All over the world, wheat is one of the most important crops that is both cultivated and consumed. In America, wheat is included in a number of recipes ranging from bread to pasta, cakes to cookies, and pies to pizzas. The best way to maximize the benefits of this wholesome grain is to have it unrefined. When wheat is refined, it is basically stripped of all its major nutrients. Wheat thus consumed, just adds calories without any of its natural goodness. The health benefits of wheat are many. Whole wheat is rich in vitamins B1, B2, and B3 along with zinc, iron, calcium, magnesium, folic acid, phosphorus and fiber. Whole wheat products retain all these nutrients and help keep a host of health problems in check. A lot of research has been conducted on wheat for diabetes. The magnesium content in wheat is believed to be responsible for activating enzymes in the body that balance out insulin production and glucose levels. When the body fails to produce enough insulin to break down the sugar in the food you eat, high blood sugar and diabetes can develop. Eating a diet rich in wheat is very beneficial for diabetics. If you choose whole wheat products such as wheat bread, wheat flour and broken wheat for diabetics, you are essentially providing the body with the means to control cholesterol and reduce fat. This in turn can prevent diabetes from developing. Recent studies show that eating a diet rich in whole grains can lower your risk of diabetes significantly. Complex carbohydrates provided by whole wheat products help burn more calories and lose weight over time by keeping you fuller for longer. Carbohydrates are also necessary for the proper functioning of the digestive system and the elimination of waste. Every time you choose a wheat product, make sure you choose items th Continue reading >>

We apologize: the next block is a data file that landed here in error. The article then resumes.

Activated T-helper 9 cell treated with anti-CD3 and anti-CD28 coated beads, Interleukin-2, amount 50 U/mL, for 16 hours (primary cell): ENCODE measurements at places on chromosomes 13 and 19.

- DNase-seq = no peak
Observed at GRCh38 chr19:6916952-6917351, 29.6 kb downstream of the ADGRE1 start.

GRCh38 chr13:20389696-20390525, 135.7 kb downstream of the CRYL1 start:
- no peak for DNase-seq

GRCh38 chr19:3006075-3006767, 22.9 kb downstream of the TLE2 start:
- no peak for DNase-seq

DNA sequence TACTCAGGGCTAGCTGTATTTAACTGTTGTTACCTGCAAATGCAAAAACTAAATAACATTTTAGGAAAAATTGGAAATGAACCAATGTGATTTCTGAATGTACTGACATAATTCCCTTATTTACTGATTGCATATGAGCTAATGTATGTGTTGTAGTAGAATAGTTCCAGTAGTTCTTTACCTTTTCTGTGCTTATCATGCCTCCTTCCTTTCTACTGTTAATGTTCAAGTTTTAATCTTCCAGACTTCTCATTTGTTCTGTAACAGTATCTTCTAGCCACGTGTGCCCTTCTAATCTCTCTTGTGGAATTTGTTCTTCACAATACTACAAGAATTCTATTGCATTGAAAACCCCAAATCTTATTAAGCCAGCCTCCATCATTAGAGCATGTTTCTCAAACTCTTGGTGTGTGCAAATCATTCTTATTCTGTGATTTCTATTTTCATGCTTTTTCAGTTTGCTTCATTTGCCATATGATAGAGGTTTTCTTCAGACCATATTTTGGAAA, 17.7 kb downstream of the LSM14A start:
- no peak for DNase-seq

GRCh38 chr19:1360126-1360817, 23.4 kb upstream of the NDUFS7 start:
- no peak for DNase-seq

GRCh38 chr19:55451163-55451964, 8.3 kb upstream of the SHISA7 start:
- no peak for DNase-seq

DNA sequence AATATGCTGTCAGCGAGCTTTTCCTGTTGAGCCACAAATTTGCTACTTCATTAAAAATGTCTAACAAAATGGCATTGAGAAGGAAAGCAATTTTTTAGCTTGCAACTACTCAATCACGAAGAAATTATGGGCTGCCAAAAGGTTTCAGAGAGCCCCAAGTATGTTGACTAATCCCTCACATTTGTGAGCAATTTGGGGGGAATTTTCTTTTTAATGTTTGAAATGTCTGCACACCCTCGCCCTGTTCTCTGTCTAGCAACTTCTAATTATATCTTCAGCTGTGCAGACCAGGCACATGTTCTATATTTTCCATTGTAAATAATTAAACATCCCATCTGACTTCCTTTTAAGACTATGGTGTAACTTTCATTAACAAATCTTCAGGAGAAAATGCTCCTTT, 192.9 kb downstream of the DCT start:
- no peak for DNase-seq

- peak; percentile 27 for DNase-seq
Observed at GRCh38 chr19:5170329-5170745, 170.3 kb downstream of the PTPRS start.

Can Diabetics Eat Whole Wheat Bread? August 23, 2011 Return To Blog